The Unbothered Mind

Be delusional

Updated May 18, 2022
Yellow background with smiling pink and blue flower

This weekend, I decided to exercise the confidence of a mediocre white man and do something pretty ludicrous: I put a page up on my website letting folks know that I am available for speaking engagements.

But one thing isn’t ludicrous: I know I can do it.

Now, if you, like me, have tended to be part of the “act only if you have great certainty,” or the “maintain an iron grip so you can soothe yourself with the illusion of control” crowd, then acting on sheer chutzpah might seem a little scary. Needing to line things up so that they’re perfect before taking action is territory I know many of us tread in.

But I also know that waiting around for perfection has rarely ever served me. And so I decided—as the TikTok trend says—to be delusional. [Ed. note: Kierra Lewis‘ original “Be delusional, forget being realistic” video is down now, but all credit to her for starting this trend!]

The thing that’s great about being delusional is that by making outrageous choices without artificial limits on yourself, you can just have lots of fun. It’s actually a little bit Zen: if it’s about fun with no attachment to the outcome, you really can just live in the present moment.

Plus here’s the wildest bit: adopting a hefty obliviousness to reality can actually shift reality itself. Once you decide that you can actually make choices that are far beyond the field of what you thought as acceptable to you, things open up to you.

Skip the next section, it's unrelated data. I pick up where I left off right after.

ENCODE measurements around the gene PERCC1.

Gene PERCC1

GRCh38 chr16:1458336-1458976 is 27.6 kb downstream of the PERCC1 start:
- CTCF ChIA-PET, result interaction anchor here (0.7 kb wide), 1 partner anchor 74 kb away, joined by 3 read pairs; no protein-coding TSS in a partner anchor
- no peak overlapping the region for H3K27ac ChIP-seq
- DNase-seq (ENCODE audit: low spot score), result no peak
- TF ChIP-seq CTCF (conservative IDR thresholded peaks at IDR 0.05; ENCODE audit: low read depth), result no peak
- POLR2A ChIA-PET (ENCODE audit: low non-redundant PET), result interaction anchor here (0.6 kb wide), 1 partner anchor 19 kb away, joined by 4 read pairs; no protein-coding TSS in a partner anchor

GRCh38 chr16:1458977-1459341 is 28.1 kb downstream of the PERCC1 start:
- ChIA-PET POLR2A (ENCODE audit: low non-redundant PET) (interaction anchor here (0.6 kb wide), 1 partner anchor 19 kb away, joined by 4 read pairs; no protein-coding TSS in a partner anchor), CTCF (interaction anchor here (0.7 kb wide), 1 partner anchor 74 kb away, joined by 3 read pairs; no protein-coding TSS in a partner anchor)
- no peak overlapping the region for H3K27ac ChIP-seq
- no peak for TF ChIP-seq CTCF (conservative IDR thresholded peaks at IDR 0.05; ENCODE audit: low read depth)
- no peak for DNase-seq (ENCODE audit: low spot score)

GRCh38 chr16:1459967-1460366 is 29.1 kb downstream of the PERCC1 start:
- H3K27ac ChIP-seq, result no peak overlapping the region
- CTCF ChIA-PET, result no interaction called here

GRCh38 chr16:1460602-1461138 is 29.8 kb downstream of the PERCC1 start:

For a lot of people healing their body image, there’s a certain “fake it till you make it” stage involved. When you are changing the entire paradigm of how you have talked to yourself for much of your life, you need some scaffolding. But going from berating yourself for how ugly you are on a daily basis to saying “I’m beautiful!” in front of the mirror really just doesn’t work for most people.

One tool that helps is to preface phrases like “I’m beautiful,” with things like “I am open to the possibility that…” or “I know one day I’ll believe that…” Actually, my kid taught me this weekend that, when they are picking out an intentionally positive thought about themselves, they use the extraordinarily powerful preamble “I acknowledge that…”  When you shift those thoughts in your mind, people can see it radiating through you—you really do become more beautiful. 

Because of the body image work I’ve done over the years, I’m pretty sure I operate at a certain level of delusion every time I go out in public. In my mind, I look just as cute and sassy as I did when I was half the age that I am now. But my belief that I’m a cute and sassy young babe is a thought that just serves me so much better than “godDAMN why I do look like such a frumpy-ass MOM all the time?!” 

To me, the secret of living a good life comes down to this: you don’t have to believe your thoughts. That’s really it. When I have a mean thought about my appearance, or I find my anxiety kicking into gear, I try to remind myself that that thought is just that—a sentence that is running through my mind, and not “proof” of anything. It is a finger pointing at the sky, as Geneen Roth says, not the sky itself.